The Goods and Services Tax (GST) Council has deferred two key state panel reports on setting up the framework of the appellate tribunal and capacity-based taxation on pan-masala and gutka as it concludes its 48th Council meeting in New Delhi. The all-powerful Council chaired by finance minister Nirmala Sitharaman couldn’t take up seven prominent issues including these two panel reports due to paucity of time.
A group of ministers (GoM) led by Haryana Deputy Chief Minister Dushyant Chautala has submitted its report on setting up an appellate tribunal proposing that each Bench should consist of a president, two judicial members, one technical member (Centre) and another technical member (state). While another ministerial panel led by Odisha finance minister Niranjan Pujari on capacity-based taxation for evasion-prone commodities like pan-masala and gutkha recommended specific tax-based levy, which is to be linked to their retail prices.
The much-awaited state’s panel report on taxing online gaming was not included in the Council’s agenda as it was submitted just two days before the meeting.
The Council, however, has taken up the GST rate conundrum on various categories of goods and services, including cases where reduced rates will apply. One of those on Sports Utility Vehicles (SUVs) where it clarified that these vehicles are subject to a 22 per cent compensation cess if they fulfil four conditions. Though whether Multi-Utility Vehicles (MUVs) will be treated the same the fitment panel has to examine and suggest to the Council in the next meeting.
“The higher rate of compensation cess of 22 per cent is applicable to motor vehicles fulfilling all four conditions, namely, it is popularly known as SUV, has engine capacity exceeding 1500 cc, length exceeding 4000 mm and a ground clearance of 170 mm or above,” Council said. Several states have sought clarity on the cess applicable to such vehicles citing ambiguity and interpretation issues.
“We completed eight of the agenda points. There were two GoMs issues which needed to be discussed but couldn’t be taken up, which were related to capacity-based taxation on tobacco and gutkha, the other relating to setting up of a (GST) tribunal,” Finance Minister said during media interaction post the meeting.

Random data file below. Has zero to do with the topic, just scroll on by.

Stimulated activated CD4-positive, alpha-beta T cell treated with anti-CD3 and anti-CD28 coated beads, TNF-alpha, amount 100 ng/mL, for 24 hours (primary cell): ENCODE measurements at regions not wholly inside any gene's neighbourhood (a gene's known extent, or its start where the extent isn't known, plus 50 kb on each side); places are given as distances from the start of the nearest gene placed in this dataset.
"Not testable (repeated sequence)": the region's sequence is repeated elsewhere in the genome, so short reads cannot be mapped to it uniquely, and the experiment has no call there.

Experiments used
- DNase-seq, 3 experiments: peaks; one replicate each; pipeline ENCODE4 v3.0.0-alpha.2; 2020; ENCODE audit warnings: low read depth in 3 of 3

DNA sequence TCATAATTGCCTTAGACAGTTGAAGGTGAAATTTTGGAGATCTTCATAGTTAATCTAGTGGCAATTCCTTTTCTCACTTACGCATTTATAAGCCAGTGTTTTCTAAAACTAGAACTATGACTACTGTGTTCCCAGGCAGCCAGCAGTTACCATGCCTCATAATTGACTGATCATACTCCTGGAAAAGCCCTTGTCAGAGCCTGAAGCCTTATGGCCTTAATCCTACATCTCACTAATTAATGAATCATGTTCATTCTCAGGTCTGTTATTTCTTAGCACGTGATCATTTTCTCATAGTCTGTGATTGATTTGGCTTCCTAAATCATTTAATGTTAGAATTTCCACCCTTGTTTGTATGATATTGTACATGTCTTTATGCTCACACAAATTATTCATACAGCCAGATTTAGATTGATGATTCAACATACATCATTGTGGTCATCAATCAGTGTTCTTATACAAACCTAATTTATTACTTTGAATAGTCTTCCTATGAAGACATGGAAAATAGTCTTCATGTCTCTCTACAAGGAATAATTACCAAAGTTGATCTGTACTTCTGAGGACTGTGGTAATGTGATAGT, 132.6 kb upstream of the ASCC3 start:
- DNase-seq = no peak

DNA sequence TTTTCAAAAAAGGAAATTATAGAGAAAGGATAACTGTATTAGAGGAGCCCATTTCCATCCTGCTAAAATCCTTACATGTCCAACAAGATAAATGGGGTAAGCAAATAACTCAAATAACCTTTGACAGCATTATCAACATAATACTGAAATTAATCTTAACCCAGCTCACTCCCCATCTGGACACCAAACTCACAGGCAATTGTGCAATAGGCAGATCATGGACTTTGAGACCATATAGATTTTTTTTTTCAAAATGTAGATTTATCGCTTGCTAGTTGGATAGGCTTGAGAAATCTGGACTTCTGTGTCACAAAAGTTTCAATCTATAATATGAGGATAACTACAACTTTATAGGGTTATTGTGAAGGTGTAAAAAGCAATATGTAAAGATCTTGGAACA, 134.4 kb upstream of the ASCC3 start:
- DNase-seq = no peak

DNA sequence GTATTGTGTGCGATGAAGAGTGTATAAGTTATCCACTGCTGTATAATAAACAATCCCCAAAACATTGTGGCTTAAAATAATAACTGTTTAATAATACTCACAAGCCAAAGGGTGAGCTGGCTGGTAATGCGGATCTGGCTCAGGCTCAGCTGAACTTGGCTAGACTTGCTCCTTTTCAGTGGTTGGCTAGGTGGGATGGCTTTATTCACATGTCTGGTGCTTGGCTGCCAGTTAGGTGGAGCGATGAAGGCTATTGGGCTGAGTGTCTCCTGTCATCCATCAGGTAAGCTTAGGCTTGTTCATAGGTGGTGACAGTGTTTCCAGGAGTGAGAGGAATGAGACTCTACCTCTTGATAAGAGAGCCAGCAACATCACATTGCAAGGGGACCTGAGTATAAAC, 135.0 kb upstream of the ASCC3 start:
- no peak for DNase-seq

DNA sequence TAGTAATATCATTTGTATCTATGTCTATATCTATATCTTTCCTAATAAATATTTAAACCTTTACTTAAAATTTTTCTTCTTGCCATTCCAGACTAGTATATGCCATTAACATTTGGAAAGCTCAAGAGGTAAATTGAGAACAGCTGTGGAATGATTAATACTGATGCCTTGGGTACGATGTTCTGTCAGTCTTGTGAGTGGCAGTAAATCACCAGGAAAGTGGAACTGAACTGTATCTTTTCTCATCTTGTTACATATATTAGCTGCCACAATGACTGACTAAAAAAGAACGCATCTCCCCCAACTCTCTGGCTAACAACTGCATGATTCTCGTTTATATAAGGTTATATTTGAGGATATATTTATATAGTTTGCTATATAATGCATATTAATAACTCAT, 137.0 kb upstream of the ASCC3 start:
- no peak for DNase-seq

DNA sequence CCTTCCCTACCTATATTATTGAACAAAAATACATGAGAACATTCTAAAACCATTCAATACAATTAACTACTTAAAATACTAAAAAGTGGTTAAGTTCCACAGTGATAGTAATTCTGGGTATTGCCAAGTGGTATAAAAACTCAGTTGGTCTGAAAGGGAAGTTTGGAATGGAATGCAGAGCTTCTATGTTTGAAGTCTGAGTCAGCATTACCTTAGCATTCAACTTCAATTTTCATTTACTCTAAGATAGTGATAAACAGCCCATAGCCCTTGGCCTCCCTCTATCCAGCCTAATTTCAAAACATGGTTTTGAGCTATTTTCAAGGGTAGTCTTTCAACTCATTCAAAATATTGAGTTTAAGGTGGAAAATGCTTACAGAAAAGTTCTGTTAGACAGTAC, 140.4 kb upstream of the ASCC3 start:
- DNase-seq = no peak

She emphasised that there hasn’t been any tax increase on any item. “No new taxation has been brought in. Everything that has been done is to issue clarifications where the ambiguity of interpretations prevailed,” she said.
Among other approved agendas, the Council has given a green signal to the decriminalisation of certain offences under the GST regime including doubling the threshold for launching prosecution to Rs 2 crore from the current Rs 1 crore. But, matters related to fake invoices have been kept out of the new monetary threshold.
“Three kinds of offences have been recommended to be decriminalised. They pertain to obstruction or preventing any officer in the discharge of his duties, deliberate tampering of material evidence and failure to supply the information,” Revenue Secretary Sanjay Malhotra said while elaborating on the Council’s decision.
The Council also approved data sharing with other agencies to widen the taxpayer’s base. This will include the use of data from other agencies, data exchanges from power distribution companies, PAN-based links, property tax data and so on, said CBIC chairman Vivek Jahuri.
Besides, on industry demand, the Council approved the recommendation of exempting husk of pulses, including chilka and concentrates from 5 per cent to nil. It was also decided to include the supply of Mentha arvensis under the reverse charge mechanism as has been done for Mentha Oil. Ethyl alcohol supplied to refineries for blending with motor spirit (petrol) has also been reduced to 5 per cent from the current 18 per cent.
Other agendas including allowing unregistered suppliers and composition taxpayers to make the intra-state supply of goods through E-Commerce Operators (ECOs) have been approved subject to certain conditions. It also clarified that no claim bonuses are being charged under GST.